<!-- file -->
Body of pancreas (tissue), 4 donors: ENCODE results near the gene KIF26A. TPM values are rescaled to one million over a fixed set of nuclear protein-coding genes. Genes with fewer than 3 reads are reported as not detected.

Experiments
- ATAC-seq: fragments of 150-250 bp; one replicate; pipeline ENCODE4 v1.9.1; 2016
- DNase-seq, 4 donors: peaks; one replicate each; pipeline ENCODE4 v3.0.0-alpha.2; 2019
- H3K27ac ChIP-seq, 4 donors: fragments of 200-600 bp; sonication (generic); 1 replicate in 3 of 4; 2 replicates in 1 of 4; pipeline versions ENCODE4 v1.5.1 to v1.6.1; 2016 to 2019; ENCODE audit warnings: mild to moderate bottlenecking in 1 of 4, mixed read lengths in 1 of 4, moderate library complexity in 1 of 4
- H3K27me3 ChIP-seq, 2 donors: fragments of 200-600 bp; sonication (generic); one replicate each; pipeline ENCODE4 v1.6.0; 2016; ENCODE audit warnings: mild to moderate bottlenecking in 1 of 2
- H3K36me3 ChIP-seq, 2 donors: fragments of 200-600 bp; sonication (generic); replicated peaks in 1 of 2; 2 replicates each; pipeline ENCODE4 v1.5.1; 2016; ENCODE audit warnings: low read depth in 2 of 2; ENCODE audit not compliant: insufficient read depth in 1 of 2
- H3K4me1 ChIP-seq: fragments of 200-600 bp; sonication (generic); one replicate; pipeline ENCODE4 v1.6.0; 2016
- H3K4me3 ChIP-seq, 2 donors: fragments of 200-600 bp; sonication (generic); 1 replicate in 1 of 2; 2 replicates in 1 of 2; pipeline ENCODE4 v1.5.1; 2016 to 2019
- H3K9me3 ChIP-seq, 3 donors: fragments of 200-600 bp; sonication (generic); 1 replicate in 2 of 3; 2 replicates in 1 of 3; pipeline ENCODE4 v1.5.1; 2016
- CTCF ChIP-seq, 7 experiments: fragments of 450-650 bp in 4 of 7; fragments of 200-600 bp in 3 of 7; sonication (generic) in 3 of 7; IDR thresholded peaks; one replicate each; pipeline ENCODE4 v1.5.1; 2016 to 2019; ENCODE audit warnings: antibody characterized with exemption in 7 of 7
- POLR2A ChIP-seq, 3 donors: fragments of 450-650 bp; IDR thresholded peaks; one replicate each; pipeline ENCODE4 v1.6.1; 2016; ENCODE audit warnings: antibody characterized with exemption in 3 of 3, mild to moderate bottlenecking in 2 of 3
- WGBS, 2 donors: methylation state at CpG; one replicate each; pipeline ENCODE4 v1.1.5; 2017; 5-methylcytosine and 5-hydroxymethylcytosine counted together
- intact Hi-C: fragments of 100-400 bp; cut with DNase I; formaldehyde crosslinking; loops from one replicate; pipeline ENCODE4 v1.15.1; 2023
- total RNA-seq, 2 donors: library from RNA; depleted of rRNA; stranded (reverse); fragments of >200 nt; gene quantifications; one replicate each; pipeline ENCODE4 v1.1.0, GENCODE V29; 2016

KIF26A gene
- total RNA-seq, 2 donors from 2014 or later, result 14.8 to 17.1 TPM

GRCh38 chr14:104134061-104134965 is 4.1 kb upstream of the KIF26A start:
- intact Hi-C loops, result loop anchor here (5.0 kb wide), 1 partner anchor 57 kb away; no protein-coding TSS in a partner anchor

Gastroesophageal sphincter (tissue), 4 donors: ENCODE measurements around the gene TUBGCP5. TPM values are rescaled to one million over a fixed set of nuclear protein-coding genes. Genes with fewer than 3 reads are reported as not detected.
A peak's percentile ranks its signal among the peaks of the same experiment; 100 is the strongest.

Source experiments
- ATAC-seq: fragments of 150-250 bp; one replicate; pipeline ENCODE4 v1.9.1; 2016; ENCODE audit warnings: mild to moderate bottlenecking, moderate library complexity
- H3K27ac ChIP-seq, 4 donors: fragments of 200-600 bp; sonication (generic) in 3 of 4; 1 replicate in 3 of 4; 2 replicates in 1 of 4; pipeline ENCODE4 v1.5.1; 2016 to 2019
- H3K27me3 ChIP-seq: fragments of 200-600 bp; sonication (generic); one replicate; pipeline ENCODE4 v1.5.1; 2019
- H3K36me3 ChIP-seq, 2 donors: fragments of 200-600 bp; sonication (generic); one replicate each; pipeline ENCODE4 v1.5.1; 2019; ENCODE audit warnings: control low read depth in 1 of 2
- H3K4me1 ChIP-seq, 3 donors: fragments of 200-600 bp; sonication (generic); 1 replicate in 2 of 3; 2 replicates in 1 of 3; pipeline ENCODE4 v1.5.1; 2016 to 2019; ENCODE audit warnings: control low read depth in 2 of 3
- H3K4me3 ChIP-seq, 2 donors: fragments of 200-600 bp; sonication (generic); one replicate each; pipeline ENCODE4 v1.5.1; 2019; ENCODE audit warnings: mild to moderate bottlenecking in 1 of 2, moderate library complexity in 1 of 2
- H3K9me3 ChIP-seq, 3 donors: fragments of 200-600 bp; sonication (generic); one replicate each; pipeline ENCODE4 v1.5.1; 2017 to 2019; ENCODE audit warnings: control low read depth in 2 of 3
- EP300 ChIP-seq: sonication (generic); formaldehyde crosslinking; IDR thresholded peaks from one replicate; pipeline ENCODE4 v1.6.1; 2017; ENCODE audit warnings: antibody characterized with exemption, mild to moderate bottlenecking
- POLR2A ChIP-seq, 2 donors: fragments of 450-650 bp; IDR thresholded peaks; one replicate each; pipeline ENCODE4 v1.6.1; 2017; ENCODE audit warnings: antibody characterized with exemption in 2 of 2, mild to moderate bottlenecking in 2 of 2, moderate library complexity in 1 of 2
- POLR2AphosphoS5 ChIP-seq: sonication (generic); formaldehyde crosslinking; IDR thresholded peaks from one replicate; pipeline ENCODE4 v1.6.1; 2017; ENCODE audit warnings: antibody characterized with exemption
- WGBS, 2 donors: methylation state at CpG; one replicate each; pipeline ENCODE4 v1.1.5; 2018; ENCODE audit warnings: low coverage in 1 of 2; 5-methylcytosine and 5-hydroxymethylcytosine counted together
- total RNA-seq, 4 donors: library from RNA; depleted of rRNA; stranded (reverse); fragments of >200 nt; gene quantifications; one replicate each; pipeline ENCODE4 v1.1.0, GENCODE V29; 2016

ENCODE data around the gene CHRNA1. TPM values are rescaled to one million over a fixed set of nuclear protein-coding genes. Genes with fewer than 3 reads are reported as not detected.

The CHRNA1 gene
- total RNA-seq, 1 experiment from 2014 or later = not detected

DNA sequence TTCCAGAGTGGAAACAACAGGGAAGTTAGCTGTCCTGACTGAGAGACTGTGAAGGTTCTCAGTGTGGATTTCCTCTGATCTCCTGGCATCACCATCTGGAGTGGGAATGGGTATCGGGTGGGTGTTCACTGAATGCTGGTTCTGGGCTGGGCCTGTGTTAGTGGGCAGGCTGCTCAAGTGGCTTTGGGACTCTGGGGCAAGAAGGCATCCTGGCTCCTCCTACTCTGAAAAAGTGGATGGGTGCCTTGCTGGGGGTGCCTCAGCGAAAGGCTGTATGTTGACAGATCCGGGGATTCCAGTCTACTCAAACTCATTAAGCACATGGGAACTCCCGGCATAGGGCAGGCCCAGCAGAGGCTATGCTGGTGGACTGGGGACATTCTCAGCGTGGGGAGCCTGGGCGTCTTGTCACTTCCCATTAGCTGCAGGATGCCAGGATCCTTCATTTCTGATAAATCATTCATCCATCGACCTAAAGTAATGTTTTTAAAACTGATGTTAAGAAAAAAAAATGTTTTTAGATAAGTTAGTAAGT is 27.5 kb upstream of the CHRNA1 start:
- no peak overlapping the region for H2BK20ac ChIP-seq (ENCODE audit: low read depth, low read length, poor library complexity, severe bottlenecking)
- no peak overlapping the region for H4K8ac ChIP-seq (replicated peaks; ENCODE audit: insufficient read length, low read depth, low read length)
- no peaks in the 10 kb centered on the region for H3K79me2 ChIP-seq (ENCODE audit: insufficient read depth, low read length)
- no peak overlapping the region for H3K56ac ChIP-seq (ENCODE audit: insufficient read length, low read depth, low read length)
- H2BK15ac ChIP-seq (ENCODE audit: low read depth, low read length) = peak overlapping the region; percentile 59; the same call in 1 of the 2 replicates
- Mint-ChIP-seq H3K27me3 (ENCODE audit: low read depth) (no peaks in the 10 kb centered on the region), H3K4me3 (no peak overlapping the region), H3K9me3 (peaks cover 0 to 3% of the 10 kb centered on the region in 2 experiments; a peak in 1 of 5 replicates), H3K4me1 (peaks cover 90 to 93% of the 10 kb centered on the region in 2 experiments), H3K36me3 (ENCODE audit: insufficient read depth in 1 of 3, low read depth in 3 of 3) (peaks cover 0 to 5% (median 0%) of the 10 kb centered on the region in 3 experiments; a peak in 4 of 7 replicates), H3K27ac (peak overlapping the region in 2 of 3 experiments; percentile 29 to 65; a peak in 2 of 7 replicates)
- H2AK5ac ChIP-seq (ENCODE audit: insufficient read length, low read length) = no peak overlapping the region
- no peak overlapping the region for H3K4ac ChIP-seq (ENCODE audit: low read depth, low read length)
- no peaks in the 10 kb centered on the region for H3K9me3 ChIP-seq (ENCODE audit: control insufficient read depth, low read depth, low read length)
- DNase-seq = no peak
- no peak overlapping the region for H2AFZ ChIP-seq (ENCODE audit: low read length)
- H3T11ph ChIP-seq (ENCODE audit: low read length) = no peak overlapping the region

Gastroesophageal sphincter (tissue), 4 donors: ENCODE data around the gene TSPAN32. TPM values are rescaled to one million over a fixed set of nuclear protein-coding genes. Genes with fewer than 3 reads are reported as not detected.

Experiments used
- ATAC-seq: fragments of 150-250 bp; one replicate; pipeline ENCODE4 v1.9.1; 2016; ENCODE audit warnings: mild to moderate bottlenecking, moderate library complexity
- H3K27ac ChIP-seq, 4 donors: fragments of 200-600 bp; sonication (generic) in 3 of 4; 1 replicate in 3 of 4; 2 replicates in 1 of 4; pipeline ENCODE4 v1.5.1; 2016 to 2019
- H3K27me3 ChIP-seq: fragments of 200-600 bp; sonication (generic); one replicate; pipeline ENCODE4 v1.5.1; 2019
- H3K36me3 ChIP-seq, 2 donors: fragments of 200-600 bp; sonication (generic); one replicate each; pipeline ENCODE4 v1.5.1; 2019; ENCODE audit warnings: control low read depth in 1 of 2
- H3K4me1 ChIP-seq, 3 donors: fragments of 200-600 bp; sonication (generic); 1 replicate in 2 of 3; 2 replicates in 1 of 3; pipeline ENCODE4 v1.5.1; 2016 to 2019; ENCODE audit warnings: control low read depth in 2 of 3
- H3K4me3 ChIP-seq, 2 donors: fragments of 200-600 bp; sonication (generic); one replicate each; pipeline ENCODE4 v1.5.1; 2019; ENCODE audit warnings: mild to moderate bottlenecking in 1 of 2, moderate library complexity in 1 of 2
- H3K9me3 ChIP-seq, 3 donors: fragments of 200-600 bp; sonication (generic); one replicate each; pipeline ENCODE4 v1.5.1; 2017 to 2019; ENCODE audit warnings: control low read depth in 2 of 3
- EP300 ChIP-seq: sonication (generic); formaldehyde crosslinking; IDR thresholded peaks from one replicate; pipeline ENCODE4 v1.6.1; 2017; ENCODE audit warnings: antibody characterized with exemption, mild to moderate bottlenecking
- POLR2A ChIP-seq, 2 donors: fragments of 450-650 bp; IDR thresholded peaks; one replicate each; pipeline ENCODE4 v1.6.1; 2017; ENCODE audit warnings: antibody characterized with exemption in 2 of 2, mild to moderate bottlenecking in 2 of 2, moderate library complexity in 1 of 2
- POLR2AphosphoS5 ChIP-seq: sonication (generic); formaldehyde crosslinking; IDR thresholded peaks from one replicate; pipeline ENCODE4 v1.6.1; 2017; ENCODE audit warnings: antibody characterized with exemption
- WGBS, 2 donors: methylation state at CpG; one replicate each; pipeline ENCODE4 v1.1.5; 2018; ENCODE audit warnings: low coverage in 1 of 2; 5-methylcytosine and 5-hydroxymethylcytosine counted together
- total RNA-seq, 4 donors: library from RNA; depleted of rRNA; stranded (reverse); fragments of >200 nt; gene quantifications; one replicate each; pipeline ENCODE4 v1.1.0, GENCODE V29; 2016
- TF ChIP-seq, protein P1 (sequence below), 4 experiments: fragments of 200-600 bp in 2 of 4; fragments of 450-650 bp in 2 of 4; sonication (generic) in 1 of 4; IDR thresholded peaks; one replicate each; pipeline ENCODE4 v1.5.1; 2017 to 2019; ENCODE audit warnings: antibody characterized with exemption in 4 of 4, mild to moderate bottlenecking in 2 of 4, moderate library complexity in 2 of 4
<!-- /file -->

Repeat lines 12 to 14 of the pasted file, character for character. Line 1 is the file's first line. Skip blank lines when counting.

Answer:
- POLR2A ChIP-seq, 3 donors: fragments of 450-650 bp; IDR thresholded peaks; one replicate each; pipeline ENCODE4 v1.6.1; 2016; ENCODE audit warnings: antibody characterized with exemption in 3 of 3, mild to moderate bottlenecking in 2 of 3
- WGBS, 2 donors: methylation state at CpG; one replicate each; pipeline ENCODE4 v1.1.5; 2017; 5-methylcytosine and 5-hydroxymethylcytosine counted together
- intact Hi-C: fragments of 100-400 bp; cut with DNase I; formaldehyde crosslinking; loops from one replicate; pipeline ENCODE4 v1.15.1; 2023